Literature review on the experiences of Pasifika learners in the classroom

Publication Details

There are new challenges for education systems in knowledge societies. All learners need to be well served by their education to develop the requisite capabilities and sense of belonging and wellbeing to succeed and contribute to wider communities. This requires a responsive, future-focused education system, based on high expectations for successful outcomes amongst diverse learner groups.

Author(s): Dr P. Bruce Ferguson, Dr. R. Gorinski, T. Wendt Samu & Dr D. Mara

Date Published: June 2008

Executive Summary

There are new challenges for education systems in knowledge societies. All learners need to be well served by their education to develop the requisite capabilities and sense of belonging and wellbeing to succeed and contribute to wider communities. This requires a responsive, future-focused education system, based on high expectations for successful outcomes amongst diverse learner groups.

New Zealand learner outcomes in international assessments (for example, Programme for International Student Assessment—PISA) show relatively high disparities in achievement by comparison with most countries in the OECD (Organisation for Economic Co-operation and Development). According to Alton-Lee (2003), on these tests, “Māori and Pasifika students featured quite prominently amongst the students that performed poorly” (p. 8). She also stated that the:

…high disparities, the relatively high variance within schools in the New Zealand PISA results, and our rapidly growing demographic profiles for those learners traditionally underserved by New Zealand schooling, indicate a need for community and system development to be more responsive to diverse learners (p. 8).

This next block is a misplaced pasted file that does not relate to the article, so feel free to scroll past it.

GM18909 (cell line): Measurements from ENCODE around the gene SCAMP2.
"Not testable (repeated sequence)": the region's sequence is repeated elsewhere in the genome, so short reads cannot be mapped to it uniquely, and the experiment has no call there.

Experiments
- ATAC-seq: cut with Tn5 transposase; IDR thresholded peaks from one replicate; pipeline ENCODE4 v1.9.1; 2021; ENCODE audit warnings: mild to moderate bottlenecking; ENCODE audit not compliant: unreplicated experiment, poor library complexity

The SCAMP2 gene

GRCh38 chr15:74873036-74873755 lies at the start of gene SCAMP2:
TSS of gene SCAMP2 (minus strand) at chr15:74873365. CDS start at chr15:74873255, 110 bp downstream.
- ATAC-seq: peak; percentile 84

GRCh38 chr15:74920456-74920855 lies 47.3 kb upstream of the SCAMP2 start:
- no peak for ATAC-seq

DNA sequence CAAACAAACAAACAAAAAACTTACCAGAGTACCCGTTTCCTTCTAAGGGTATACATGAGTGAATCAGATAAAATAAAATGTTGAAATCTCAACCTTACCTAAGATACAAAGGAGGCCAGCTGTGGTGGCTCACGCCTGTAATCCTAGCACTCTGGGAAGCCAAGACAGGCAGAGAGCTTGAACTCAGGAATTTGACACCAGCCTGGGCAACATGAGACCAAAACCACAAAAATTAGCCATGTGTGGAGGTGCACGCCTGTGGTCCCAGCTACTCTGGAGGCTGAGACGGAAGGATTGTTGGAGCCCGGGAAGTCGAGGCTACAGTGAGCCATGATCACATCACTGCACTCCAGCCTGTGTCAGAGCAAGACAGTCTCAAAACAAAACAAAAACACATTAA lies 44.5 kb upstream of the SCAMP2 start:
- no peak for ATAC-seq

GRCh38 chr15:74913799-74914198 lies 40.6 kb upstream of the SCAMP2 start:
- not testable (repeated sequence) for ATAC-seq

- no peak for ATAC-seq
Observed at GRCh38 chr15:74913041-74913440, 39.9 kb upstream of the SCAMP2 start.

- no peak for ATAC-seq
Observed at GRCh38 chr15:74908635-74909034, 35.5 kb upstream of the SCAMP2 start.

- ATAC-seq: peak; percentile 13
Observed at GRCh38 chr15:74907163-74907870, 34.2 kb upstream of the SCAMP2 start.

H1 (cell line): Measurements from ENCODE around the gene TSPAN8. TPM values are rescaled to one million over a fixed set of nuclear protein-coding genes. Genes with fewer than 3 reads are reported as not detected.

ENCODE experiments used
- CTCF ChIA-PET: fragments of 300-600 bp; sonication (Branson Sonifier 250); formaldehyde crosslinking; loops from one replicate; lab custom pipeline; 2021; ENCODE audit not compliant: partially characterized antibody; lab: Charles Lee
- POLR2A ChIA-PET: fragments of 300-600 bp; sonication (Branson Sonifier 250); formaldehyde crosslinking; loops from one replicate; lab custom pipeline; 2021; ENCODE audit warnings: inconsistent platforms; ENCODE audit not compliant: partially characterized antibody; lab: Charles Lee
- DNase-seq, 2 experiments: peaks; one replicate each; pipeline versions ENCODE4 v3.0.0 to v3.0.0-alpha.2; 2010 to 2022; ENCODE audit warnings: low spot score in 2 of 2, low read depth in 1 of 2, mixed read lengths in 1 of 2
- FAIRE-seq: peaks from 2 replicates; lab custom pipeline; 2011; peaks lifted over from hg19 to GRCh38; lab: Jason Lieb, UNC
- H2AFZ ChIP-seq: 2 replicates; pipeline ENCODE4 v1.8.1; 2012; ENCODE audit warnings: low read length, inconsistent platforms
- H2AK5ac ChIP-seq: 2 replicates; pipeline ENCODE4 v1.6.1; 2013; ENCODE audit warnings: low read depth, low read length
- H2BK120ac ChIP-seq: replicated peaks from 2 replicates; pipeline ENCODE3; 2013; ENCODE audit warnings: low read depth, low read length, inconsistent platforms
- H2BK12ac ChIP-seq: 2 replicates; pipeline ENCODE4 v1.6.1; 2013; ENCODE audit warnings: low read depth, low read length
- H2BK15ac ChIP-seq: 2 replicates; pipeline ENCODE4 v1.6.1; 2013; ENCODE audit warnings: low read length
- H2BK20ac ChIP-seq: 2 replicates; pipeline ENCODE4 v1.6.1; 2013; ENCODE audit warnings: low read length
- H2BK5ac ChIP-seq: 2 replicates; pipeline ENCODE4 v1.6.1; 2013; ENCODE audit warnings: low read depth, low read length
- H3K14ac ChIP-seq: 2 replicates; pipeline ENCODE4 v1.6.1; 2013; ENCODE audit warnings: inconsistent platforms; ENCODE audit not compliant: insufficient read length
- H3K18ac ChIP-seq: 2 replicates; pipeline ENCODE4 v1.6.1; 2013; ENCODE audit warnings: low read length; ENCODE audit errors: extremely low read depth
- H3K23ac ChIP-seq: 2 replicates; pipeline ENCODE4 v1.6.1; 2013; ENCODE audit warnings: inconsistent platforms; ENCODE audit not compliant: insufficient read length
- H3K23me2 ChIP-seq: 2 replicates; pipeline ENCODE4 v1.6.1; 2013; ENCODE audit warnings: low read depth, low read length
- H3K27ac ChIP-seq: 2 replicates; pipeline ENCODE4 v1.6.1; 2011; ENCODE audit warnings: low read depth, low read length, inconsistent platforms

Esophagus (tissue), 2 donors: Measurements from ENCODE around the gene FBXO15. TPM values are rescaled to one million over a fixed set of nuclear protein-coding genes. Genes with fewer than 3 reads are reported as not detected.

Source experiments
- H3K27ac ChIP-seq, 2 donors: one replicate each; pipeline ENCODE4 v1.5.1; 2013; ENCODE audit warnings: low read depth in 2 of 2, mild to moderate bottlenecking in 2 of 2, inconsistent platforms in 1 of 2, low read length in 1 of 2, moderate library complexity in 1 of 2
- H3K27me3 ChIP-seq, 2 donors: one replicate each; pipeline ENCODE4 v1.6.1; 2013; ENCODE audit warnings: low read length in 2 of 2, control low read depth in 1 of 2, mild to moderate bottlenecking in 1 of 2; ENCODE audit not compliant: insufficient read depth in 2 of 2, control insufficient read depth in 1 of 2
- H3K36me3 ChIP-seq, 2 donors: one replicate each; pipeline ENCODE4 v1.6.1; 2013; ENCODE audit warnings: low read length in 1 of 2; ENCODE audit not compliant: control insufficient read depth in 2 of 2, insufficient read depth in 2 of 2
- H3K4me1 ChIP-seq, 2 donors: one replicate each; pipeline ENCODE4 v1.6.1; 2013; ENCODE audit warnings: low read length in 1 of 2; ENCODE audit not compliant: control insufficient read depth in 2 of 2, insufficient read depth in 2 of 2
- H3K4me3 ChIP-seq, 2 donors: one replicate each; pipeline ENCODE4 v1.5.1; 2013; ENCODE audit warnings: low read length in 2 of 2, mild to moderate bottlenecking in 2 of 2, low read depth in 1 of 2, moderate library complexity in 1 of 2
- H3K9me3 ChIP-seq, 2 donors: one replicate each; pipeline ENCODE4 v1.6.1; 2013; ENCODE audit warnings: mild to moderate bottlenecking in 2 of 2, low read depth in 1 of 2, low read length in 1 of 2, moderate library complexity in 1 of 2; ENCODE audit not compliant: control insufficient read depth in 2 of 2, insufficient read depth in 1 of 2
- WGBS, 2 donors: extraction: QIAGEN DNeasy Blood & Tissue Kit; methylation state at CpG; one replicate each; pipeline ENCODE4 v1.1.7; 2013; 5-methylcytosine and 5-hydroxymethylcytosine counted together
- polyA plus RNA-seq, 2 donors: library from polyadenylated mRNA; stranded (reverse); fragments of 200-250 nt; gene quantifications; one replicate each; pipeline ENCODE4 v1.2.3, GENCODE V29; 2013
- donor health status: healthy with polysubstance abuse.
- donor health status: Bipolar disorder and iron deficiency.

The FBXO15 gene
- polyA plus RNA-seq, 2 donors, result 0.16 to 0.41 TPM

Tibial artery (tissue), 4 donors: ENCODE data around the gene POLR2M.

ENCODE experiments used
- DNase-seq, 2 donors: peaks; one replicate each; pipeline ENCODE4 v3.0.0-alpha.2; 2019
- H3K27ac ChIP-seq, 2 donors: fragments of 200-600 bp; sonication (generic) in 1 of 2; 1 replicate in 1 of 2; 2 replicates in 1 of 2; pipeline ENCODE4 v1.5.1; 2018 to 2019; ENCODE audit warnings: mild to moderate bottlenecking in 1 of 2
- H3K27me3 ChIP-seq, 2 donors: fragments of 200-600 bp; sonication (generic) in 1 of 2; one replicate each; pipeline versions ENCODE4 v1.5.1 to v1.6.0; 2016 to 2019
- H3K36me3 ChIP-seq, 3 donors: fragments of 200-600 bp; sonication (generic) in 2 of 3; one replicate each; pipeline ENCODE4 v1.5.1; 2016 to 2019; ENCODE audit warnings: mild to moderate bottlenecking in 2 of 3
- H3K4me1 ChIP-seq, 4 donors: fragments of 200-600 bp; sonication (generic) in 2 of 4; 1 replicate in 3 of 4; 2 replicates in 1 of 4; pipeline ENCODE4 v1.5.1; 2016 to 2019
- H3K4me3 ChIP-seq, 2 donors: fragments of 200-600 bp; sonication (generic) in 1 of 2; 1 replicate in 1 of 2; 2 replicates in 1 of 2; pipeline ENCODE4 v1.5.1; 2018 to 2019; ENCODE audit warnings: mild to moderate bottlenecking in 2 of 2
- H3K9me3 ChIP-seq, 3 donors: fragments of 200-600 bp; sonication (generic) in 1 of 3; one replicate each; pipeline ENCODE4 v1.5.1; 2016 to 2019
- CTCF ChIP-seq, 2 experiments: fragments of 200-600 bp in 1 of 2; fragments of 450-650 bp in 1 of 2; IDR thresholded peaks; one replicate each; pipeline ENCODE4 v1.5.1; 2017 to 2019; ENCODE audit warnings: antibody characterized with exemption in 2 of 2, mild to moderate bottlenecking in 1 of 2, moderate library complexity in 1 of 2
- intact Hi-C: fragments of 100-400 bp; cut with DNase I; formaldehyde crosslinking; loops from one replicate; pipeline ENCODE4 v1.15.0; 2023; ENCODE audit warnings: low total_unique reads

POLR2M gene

The high disparities and rapidly growing demographic profile of Pasifika learners in the New Zealand education system indicate a need for some reorientation in terms of meeting the needs of this diverse group of learners.

To date, the government policy response has been the development in 2001 of the Ministry of Education’s Pasifika Education Plan. This, through its ongoing reviews, has provided a framework for the resourcing of initiatives to facilitate enhanced Pasifika learner outcomes. Examples of these initiatives include the Pasifika School Community Parent Liaison Project (PSCPL); Towards Making Achievement Cool: Achievement in Multicultural High Schools (AIMHI); literacy and numeracy school—parent partnerships; home—school partnerships; and the development of Pacific language curricula. Within the wider context of Pasifika education, there remain disparate pieces of information and research that need to be synthesised into coherent documentation to provide a clearer picture of Pasifika learners’ progress and achievement.